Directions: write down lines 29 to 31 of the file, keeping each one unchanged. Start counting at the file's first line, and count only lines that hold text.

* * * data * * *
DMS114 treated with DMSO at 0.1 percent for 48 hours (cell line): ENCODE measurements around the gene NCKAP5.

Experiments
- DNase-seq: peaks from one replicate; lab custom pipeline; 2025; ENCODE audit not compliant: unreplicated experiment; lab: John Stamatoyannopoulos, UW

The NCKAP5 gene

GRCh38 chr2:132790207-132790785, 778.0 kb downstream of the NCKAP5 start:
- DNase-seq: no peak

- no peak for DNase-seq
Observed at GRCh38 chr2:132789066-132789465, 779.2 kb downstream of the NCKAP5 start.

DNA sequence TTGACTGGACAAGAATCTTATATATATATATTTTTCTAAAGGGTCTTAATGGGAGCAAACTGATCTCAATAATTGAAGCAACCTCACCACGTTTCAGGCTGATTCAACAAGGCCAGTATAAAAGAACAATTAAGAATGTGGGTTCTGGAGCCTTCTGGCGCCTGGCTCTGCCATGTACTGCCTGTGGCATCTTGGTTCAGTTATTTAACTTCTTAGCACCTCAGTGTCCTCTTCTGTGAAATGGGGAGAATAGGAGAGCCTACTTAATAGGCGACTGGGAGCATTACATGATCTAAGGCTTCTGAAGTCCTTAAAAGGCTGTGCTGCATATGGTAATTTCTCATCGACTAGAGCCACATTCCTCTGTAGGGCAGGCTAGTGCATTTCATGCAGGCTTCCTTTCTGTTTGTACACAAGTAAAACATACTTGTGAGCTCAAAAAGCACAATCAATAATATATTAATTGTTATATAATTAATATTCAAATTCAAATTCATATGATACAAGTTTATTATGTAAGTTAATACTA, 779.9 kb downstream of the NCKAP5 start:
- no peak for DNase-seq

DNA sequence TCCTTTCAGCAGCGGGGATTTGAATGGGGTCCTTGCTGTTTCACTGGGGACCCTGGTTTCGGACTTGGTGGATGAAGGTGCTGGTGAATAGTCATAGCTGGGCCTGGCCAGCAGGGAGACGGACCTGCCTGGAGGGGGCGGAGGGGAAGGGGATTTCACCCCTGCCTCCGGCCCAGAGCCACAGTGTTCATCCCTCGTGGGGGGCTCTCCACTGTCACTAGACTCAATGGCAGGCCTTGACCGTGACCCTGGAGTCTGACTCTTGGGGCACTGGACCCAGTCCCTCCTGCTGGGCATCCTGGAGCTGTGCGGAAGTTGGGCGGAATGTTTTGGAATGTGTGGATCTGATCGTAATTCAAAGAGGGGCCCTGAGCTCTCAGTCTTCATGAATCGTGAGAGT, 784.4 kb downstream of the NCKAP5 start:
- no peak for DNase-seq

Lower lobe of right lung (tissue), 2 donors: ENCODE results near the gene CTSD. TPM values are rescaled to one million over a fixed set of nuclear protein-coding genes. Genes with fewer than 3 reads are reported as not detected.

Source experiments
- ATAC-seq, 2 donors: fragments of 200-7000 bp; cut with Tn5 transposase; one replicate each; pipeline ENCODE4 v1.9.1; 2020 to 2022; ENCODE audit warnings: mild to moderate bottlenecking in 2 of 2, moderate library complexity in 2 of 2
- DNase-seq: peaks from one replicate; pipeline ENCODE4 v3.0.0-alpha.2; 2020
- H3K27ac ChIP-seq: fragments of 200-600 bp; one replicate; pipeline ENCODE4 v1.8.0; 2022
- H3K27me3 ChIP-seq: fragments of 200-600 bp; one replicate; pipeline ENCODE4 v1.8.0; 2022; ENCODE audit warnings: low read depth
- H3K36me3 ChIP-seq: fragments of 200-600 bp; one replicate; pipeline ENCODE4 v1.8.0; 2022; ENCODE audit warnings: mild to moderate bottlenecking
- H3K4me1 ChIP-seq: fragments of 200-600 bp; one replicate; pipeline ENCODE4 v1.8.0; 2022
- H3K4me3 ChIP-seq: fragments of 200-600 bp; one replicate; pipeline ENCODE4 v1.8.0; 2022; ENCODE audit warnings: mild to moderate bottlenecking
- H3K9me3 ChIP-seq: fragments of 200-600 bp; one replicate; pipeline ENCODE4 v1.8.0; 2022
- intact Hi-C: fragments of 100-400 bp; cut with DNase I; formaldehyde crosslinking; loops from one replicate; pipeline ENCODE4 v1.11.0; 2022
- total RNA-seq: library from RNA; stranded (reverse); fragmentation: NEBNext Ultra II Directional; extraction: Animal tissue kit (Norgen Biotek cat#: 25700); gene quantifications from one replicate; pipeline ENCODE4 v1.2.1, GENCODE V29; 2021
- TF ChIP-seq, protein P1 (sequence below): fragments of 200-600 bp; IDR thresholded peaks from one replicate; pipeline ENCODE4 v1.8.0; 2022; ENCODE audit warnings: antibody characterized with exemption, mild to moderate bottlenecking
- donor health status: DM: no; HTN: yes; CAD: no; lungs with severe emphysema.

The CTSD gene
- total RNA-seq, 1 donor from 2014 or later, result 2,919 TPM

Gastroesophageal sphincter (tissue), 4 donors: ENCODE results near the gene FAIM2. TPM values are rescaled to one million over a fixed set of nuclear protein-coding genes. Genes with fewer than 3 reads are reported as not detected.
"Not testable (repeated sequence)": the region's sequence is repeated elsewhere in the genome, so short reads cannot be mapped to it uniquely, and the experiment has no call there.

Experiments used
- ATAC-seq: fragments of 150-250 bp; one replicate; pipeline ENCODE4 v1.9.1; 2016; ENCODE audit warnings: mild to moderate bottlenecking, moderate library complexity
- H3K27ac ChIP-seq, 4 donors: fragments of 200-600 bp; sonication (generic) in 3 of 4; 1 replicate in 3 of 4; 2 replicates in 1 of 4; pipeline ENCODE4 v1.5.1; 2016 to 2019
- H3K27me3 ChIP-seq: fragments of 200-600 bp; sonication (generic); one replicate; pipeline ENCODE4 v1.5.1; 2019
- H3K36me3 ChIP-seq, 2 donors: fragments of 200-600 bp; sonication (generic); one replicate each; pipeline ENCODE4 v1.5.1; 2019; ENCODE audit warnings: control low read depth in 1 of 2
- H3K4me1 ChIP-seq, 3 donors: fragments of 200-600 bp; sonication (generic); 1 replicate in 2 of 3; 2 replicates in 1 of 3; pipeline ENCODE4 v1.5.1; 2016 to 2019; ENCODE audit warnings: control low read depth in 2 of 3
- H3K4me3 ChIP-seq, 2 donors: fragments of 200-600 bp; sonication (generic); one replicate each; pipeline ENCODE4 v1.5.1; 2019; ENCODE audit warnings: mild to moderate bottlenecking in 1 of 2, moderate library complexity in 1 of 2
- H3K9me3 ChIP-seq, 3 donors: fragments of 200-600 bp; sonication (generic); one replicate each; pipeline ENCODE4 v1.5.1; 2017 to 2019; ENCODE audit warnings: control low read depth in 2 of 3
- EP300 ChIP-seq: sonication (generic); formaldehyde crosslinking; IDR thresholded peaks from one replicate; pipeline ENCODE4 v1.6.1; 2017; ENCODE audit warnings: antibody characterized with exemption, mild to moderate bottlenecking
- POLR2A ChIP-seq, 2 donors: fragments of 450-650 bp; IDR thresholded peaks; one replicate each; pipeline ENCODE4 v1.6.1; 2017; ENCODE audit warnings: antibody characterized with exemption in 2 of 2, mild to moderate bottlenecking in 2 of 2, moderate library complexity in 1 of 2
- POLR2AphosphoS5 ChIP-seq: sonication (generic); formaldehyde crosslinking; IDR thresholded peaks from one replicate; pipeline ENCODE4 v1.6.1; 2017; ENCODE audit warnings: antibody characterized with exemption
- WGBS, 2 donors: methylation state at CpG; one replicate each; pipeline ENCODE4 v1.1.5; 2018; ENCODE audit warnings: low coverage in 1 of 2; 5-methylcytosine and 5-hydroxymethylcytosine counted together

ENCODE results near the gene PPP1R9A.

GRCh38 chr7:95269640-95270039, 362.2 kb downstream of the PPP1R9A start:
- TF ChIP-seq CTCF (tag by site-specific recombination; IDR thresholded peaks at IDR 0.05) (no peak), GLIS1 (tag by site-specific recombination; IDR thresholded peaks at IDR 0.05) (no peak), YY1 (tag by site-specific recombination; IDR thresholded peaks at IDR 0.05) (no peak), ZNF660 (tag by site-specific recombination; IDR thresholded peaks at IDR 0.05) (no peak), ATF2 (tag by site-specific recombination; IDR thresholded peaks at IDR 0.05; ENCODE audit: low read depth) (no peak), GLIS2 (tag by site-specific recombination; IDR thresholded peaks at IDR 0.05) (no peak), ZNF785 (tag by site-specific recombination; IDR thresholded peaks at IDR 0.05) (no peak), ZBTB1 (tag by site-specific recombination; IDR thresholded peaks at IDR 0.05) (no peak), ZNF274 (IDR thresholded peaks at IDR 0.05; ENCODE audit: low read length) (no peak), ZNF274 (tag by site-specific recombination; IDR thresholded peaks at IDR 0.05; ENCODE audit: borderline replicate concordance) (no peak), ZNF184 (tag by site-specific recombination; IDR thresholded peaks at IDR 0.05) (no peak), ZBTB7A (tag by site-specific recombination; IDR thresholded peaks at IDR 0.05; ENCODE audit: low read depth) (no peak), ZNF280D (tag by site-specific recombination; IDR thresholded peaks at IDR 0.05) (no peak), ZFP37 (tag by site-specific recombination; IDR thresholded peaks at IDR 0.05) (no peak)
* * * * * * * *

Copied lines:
Gastroesophageal sphincter (tissue), 4 donors: ENCODE results near the gene FAIM2. TPM values are rescaled to one million over a fixed set of nuclear protein-coding genes. Genes with fewer than 3 reads are reported as not detected.
"Not testable (repeated sequence)": the region's sequence is repeated elsewhere in the genome, so short reads cannot be mapped to it uniquely, and the experiment has no call there.

Experiments used